Colombia TEFL Experience intern, Kristy, sheds light on what it is like living in Santa Veronica and teaching in Puerto Colombia.
Life can be tough as an intern TEFL teacher when you are living on Colombia’s Caribbean coast.
I mean, the weather is sunny and hot all the time, the people are super friendly and go out of their way to say good morning to you and there is an abundance of gorgeous weekend getaway spots all within a few hours of Santa Veronica.
Plus, it’s Carnival season in February, so there is always music, dancing and entertainment happening in the streets and schools.
Sounds really hard, doesn’t it?
Of course, I am kidding.
Being a TEFL intern is a great way to experience Colombia’s people, culture, music, food, dance and schools.
Let me tell you about a few aspects of life as an intern TEFL teacher on Colombia’s Caribbean Coast, so you can get an idea of all the interesting, fun and beautiful things we get to experience.
The TEFL House
The TEFL house in Santa Veronica is not at all what we expected.*
It is a two-storey, tropical, yellow villa complete with a pool, palm trees and hammocks.
Tough life, I know.
The house is tiled throughout, has three bathrooms and a huge balcony that wraps around the top floor.
It is a really nice place to be, whether you’ve just finished a hectic day of teaching or you just want somewhere to chill on the weekends.
There are two stray cats that live on the property and seem to get adopted by each group of interns that stays here.
The grey and white male cat is a bit of a handful, as he’s full of energy, loves to steal food and will chew on or chase anything in sight.
The older, female cat is very placid and has a really pleasant personality.
She has also just given birth to a litter of kittens.
Imagine our surprise when we discovered she’d given birth inside the couch in the living room!
The Joy of Cooking!
Being able to cook our own food in the TEFL house has been a blessing for myself and my partner, Jarryd, as we’re both vegans and can sometimes struggle to find suitable meals when we go out.
But there are a number of supermarkets in Puerto Colombia and also one in Juan de Acosta (a 15 minute bus ride away), so shopping is fairly easy.
We always have access to fresh fruit and vegetables, rice, pasta, beans and lentils, which we use to whip up creative and colourful meals.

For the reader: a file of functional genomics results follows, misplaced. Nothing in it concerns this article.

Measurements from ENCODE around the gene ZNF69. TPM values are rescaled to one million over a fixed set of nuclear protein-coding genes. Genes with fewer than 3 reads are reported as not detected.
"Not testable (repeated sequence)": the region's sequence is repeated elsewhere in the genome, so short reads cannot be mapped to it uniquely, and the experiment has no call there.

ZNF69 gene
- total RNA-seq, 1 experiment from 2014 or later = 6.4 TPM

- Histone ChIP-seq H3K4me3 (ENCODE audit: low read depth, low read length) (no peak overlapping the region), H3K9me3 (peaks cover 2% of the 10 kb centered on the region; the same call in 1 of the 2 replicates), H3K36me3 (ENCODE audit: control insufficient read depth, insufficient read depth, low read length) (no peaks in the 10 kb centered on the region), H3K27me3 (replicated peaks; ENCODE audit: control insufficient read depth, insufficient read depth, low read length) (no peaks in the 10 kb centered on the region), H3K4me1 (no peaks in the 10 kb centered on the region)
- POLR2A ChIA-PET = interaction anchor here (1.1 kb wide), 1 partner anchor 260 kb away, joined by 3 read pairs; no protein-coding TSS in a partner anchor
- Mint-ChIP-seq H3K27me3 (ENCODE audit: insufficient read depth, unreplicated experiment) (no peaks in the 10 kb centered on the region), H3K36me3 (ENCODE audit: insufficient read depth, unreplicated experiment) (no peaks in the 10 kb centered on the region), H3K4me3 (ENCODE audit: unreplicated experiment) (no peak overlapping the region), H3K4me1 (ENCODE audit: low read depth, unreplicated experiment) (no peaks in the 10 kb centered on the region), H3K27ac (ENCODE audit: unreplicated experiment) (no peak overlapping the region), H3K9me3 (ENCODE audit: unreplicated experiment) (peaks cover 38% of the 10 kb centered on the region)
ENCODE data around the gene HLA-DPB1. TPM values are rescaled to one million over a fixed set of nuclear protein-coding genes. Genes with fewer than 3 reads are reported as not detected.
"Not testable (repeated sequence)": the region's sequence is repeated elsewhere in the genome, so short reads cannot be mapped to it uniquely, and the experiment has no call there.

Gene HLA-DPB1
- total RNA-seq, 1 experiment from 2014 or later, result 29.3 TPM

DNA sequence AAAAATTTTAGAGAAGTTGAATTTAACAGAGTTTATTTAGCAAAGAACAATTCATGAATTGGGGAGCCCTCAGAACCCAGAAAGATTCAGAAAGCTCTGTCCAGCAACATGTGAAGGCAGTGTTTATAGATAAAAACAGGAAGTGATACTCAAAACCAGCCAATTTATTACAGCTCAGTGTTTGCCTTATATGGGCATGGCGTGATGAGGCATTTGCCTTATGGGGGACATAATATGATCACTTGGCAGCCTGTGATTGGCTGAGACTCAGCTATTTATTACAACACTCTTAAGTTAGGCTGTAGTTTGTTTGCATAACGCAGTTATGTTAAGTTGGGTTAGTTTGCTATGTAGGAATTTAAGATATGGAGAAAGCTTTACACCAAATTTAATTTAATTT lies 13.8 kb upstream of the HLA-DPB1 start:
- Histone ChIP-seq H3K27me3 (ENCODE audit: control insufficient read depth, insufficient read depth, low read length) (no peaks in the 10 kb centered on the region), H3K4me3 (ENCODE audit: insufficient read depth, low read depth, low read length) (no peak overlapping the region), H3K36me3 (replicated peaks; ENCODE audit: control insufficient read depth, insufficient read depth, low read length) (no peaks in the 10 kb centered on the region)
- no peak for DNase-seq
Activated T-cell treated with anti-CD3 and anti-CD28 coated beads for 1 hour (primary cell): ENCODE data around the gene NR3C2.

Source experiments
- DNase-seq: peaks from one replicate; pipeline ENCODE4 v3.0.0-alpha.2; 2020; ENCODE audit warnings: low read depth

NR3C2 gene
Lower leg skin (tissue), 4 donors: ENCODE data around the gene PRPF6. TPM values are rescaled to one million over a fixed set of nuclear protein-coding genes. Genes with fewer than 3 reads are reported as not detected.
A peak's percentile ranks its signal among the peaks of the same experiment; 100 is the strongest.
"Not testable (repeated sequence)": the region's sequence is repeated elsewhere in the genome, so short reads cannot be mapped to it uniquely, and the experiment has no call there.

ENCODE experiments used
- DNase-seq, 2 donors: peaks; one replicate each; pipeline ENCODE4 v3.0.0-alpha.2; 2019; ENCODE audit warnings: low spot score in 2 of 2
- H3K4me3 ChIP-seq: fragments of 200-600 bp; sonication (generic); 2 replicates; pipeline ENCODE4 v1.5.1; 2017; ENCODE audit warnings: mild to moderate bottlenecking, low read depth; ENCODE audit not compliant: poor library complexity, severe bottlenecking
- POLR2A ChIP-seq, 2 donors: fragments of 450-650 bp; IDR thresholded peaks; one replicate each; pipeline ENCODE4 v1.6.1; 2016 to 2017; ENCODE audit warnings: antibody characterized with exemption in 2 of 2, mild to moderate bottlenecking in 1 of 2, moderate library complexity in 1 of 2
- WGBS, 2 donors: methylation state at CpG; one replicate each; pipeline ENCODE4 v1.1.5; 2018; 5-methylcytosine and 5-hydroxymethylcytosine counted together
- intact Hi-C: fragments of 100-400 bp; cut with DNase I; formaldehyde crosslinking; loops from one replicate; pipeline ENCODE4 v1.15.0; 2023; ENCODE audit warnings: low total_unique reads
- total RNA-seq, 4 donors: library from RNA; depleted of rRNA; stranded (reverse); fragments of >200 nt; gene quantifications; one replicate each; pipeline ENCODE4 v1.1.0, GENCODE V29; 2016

We’re definitely not going hungry or eating junk food (Mum, you can stop worrying).
Also, Barranquilla is only an hour bus ride away, so if we need specialty food items (like tofu), clothing or electronics, we just head there to do our shopping.
Playa de Santa Veronica is a five minute stroll from our house and is a nice spot for a run, a swim or somewhere to sit and watch the world go by.
There are a number of restaurants in this area, where you can get cheap lunches or dinners – great for interns on a budget!
Santa Veronica is a fishing village, so you’ll find fishing boats scattered along the shore and there are usually local people swimming in the surf.
We found the beach to be a nice place to walk around and explore and we even made our way up to a nearby lookout where you can get a great view of the town.
The Exclusive Beach House
About two weeks into our internship, we were given access to ‘the beach house’, a stunning property right on the seaside in Santa Veronica.
We’ve spent afternoons there swimming in the ocean, chilling out on the rooftop and watching beautiful sunsets.
It’s also a great place for the TEFL team to come together on a Saturday night for a communal BBQ and drinks.
Speaking of sunsets, it’s hard to find a bad one on the coast.
Whether you’re in Santa Veronica or Puerto Colombia, there seems to be no shortage of spectacular sunsets.
We love seeing the sky turn pink, purple and blue and watching the sun dip below the horizon in front of our eyes.
There is a great spot in Puerto Colombia called Hotel Pradomar, where you can sit, sip beers and watch the sunset from a little table on the sand.
The three schools we’re teaching at in Puerto Colombia are Maria Mancilla Sanchez Preschool, Francisco Javier Cisneros and San Nicolas de Tolentino Primary and High School.
Each school is unique in its own right and our teaching experiences have been vastly different.
Some of the interns are also teaching a class of adults from the local community who wish to learn English as a life skill.
The schools are often under-resourced and the classrooms are basic and small.
But despite the lack of facilities, the children are so warm, friendly and curious and they’ll often come up and hug you when you’re leaving school for the day.
I’ll write more about our teaching experiences in future blog posts, but right now it’s time for the pool. You can follow Kristy and Jarryd’s travels on their blog here.